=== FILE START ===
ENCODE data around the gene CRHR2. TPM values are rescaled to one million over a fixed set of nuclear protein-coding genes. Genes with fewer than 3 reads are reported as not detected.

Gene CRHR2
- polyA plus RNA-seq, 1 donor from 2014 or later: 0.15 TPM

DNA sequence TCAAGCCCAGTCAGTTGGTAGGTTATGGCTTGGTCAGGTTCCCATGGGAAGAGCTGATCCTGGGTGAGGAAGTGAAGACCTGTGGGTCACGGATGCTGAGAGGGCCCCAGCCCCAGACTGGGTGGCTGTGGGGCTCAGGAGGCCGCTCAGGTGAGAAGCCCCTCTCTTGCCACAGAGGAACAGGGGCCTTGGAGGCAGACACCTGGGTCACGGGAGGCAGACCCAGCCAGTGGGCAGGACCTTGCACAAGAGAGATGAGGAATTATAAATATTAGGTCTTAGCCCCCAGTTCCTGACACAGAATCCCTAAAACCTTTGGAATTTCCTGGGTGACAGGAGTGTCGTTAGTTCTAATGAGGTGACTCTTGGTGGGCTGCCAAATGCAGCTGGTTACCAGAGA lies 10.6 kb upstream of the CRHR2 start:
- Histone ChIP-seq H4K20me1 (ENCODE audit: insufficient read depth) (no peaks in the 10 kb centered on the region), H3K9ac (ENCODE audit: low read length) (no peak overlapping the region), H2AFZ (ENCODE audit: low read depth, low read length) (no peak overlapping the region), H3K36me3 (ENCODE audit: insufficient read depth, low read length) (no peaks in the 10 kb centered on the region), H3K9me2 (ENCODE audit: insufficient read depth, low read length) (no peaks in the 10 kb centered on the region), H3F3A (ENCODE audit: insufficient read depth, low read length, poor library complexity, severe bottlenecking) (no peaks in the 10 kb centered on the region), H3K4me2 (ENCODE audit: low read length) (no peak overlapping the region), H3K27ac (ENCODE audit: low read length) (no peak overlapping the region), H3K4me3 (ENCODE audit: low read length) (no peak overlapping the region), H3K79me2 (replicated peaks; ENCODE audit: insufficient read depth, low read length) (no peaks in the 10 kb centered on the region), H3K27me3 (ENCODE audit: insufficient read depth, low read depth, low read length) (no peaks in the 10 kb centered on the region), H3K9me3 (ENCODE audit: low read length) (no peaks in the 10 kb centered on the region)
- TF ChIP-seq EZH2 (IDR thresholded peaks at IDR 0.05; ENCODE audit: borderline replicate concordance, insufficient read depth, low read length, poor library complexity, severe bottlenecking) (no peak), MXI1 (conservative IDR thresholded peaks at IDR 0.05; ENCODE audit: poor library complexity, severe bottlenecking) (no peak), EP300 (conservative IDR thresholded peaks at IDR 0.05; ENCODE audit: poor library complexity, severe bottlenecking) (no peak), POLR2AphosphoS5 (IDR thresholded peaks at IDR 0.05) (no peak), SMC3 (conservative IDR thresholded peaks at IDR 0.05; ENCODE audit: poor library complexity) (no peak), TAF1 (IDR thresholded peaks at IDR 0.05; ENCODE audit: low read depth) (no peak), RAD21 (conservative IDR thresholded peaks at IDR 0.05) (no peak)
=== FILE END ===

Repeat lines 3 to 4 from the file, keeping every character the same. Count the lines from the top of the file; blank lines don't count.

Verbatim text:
- polyA plus RNA-seq, 1 donor from 2014 or later: 0.15 TPM

DNA sequence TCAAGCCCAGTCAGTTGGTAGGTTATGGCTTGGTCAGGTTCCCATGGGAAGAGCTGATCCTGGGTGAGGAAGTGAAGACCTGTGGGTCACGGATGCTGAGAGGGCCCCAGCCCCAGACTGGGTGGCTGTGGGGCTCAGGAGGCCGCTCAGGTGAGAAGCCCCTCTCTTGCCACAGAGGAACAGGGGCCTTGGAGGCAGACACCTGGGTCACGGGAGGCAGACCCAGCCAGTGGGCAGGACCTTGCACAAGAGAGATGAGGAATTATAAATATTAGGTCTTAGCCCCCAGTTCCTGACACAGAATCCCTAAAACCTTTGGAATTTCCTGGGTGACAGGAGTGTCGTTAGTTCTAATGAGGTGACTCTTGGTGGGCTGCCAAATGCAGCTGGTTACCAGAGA lies 10.6 kb upstream of the CRHR2 start: